By STEPHEN O’KANE, Staff Writer | Published noviembre 15, 2007 | Available In English
A large crowd, consisting of Emory University students, faculty, staff and neighbors, gathered on Oct. 28 in the university’s Cannon Chapel to celebrate 40 years of Catholic campus ministry.
Highlighted by a Mass celebrated by Archbishop Wilton D. Gregory, the community came together to give thanks and show support for the continued Catholic presence on the campus. With joyous music provided by the Emory Catholic Center Choir, the archbishop processed into a chapel full of attendees, whose ages represented the four decades of ministry.
In his homily, Archbishop Gregory expressed his joy at the future of the Catholic community at Emory.
“Today, the archbishop of the church in North Georgia rejoices with this young adult community, augmented as you always are with faculty, staff and neighbors of Emory University,” he said. “Just being in your presence, you give me many reasons to be hopeful for tomorrow because of the bright promise that is so very much alive in each one of you.”
The archbishop went on to talk about the day’s Gospel reading from Luke, which featured Jesus’ parable about the Pharisee and the tax collector. He also spoke of the diversity of college students but in the end how they are all alike.
“God has fashioned us all with gifts and talents, and those qualities are never improved or made more precious because we denigrate another person who may not be like us,” he said. “In truth as you grow older and wiser, you will come to see how very much alike we all are in spite of the external variations that we display. We are all alike because we are all the sons and daughters of a Father who absolutely delights in variety!”
Following Mass, the congregation gathered for a reception to continue the celebration. Food and drink spurred a sense of community, resembling the way the Eucharist brings Catholics together in Mass. The attendees visited and laughed with each other, sharing stories of the past 40 years of campus ministry.
The ministry at Emory University began in 1967 following a petition by a group of faculty and staff at the college. During that time, the Archdiocese of Atlanta purchased a house at 1753 North Decatur Road to be the center of the newly established program. Named the Newman House, the property helped to serve the needs of the Catholics who were involved with Agnes Scott College in Decatur and Emory University. Over the next 15 years, the Catholic community grew from the original 30 members to nearly 300. The Newman House was eventually renamed the Catholic Center in the early 1980s, while the Masses were moved from the house to Cannon Chapel following its completion.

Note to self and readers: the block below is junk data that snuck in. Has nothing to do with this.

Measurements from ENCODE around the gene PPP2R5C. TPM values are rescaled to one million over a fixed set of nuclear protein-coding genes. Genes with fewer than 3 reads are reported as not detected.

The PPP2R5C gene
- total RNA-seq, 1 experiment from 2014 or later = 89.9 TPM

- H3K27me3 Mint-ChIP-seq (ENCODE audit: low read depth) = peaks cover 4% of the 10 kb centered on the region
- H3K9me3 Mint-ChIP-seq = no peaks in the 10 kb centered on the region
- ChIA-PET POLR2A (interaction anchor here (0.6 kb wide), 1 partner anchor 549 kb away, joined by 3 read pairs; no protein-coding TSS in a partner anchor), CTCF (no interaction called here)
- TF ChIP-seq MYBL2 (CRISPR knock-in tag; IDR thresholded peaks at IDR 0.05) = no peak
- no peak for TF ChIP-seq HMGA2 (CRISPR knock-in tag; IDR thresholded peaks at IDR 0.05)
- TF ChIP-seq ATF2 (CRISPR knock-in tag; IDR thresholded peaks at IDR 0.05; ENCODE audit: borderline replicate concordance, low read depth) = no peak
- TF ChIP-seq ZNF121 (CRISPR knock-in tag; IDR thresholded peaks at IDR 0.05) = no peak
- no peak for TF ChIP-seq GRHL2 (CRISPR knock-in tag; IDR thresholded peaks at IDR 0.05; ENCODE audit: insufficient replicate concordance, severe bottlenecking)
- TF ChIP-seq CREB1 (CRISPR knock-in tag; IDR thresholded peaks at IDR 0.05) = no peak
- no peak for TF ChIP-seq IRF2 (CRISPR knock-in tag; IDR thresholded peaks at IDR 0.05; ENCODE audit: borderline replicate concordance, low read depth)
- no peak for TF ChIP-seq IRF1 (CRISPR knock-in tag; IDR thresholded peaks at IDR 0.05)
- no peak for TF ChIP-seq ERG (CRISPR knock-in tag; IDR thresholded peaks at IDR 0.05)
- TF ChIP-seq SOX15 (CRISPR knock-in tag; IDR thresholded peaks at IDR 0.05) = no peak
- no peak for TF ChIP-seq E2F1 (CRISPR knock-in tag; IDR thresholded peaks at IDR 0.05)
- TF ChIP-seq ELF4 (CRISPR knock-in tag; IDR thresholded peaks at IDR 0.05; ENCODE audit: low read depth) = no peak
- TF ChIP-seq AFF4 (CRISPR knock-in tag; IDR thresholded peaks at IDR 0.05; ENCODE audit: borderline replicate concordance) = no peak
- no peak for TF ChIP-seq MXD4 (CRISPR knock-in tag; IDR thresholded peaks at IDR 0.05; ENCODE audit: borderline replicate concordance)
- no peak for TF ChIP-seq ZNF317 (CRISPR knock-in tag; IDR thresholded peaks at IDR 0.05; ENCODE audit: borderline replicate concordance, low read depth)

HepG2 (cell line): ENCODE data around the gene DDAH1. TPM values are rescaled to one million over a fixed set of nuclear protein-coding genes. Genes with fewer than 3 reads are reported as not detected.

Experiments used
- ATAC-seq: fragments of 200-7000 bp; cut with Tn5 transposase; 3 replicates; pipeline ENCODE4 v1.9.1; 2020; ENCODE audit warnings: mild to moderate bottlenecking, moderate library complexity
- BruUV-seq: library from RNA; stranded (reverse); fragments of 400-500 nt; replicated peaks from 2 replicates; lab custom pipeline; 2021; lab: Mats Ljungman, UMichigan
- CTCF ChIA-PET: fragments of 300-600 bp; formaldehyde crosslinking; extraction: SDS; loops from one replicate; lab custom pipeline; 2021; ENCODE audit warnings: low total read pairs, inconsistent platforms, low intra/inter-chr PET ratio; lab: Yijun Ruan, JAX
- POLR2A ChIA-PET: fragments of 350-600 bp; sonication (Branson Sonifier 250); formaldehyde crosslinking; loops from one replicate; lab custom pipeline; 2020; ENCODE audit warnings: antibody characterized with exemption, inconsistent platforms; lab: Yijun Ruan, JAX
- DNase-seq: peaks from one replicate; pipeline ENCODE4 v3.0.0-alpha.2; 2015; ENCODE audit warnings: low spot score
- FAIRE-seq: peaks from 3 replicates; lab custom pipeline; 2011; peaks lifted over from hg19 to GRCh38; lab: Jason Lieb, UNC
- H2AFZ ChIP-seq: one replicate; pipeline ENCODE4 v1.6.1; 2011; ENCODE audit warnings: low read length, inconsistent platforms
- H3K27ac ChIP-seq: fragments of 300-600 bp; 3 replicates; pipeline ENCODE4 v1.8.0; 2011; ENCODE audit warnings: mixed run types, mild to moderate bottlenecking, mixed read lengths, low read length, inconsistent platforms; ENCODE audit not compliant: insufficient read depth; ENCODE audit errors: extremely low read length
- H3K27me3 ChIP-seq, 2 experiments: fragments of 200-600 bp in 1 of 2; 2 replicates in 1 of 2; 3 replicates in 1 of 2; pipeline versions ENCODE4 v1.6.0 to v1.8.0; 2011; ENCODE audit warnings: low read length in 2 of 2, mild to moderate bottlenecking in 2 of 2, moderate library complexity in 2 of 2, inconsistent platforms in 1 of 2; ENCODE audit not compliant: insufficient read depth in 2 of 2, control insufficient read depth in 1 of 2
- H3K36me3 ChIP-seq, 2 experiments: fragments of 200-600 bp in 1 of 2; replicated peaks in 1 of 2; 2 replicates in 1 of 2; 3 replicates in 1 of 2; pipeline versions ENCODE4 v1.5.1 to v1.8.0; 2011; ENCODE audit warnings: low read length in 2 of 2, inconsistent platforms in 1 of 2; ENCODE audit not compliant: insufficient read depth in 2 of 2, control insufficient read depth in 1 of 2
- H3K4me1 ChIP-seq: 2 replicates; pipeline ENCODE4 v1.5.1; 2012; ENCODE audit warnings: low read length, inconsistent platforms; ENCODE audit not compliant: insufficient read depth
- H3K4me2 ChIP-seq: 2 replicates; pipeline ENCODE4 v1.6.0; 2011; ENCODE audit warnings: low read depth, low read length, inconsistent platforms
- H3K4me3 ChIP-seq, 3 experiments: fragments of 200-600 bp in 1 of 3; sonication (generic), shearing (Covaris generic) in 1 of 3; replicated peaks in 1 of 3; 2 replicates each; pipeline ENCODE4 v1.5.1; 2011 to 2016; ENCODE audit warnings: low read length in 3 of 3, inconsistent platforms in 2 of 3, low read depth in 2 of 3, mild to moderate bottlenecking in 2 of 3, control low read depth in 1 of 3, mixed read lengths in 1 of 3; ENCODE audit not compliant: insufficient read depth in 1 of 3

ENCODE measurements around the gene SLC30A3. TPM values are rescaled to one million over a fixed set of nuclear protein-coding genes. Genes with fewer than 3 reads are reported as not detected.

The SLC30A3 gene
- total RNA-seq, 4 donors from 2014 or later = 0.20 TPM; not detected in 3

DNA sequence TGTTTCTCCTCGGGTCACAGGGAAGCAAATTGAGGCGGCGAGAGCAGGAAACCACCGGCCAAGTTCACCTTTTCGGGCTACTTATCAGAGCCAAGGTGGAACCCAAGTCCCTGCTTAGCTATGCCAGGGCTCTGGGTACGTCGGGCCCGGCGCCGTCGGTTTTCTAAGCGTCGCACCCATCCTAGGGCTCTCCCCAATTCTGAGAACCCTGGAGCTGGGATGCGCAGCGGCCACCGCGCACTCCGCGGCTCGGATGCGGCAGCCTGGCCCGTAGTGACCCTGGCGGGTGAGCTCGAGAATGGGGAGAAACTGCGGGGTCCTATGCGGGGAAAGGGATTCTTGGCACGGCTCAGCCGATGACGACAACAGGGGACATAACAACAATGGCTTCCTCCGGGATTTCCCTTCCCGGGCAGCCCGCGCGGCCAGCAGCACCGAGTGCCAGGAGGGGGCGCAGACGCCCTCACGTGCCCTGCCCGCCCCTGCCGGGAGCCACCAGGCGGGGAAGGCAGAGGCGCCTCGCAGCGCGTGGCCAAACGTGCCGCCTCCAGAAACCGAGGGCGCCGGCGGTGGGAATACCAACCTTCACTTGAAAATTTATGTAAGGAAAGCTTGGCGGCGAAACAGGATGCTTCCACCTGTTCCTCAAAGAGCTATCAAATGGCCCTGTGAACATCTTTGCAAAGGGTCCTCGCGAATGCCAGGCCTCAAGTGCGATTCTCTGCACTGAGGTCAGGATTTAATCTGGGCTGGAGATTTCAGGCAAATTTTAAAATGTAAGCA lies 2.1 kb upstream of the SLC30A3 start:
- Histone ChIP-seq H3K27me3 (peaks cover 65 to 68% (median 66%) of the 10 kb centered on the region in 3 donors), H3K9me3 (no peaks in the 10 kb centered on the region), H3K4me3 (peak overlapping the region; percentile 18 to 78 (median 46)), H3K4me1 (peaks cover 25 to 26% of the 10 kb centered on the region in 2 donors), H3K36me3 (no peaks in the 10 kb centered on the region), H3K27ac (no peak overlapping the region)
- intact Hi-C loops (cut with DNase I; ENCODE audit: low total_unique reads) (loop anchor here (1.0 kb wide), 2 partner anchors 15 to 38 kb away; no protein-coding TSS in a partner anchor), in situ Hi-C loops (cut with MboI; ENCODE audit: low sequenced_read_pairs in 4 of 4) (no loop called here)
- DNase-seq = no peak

Though many challenges were endured throughout the years, one thing was constant—the community of Catholics on campus who wanted to continue their spiritual growth together through their campus ministry. In an interview, Father Bryan Small, Emory University’s chaplain, addressed the importance of a Catholic presence on campus.
“There is a point when the students question everything, as they should,” he said. “They are growing leaps and bounds in their intellectual and academic endeavors, and for a lot of people, it is easy for them to leave their faith behind. So if we are in the mix, if they know that they can’t miss us, then it provides a greater opportunity to let their faith grow along with all the other aspects of their lives. For me, it’s very exciting to be in the campus environment and be part of that faith walk with my students.”
The necessity of a Catholic community is not only recognized by the college’s chaplain, but also by the students who are closely involved with the Catholic Center’s activities.
“The Catholic ministry has been one of the most important parts of my life, as a small community where everyone knows each other and supports each other,” said Kenneth Patterson, an Emory senior from Lawrenceville. “I feel the faith is better expressed in a small community.”
Fellow Emory student David Abraham agreed.
“The church at home is so huge that there’s a sense of anonymity in the whole thing,” he said. “But here, if I don’t go to 6 o’clock Mass, I have people saying, ‘Where were you?’ So you have accountability and you have some of the better friendships. The Catholic Center is something really special.”
Michael Tigue, lay campus minister for Emory University’s Catholic Center, has served the campus community for the past five years. Tigue, who helps with student programming, retreats, Bible studies, and other faith enrichment events for the Catholic Center, has had the opportunity to watch a class progress through all four years, giving him a special first-hand experience of the effect of a Catholic presence on a college campus.
“It’s just amazing to see how fast students can grow when they are open to the Holy Spirit and the power of God’s love,” he said. “One of the things I try to do here is help them become familiar with their gifts, so that they can walk into a parish and confidently move into an area of ministry. To me there’s a balance between continuing youth ministry and providing things for the students, but I also want the students to do things on their own, to be challenged, to take charge of an area, because that’s what they are going to have to do at a parish.”
During the school year, the Catholic campus ministry offers Masses at 9 a.m. and 6 p.m. on Sundays, noon on Mondays and Fridays, and at 6 p.m. on Wednesdays, which is followed by dinner. In the summer and during school breaks, Mass is offered solely at 9 a.m. because the evening service is predominantly attended by students.
For more information on Emory University’s Catholic campus ministry, visit www.emorycatholic.org or call (404) 636-7237.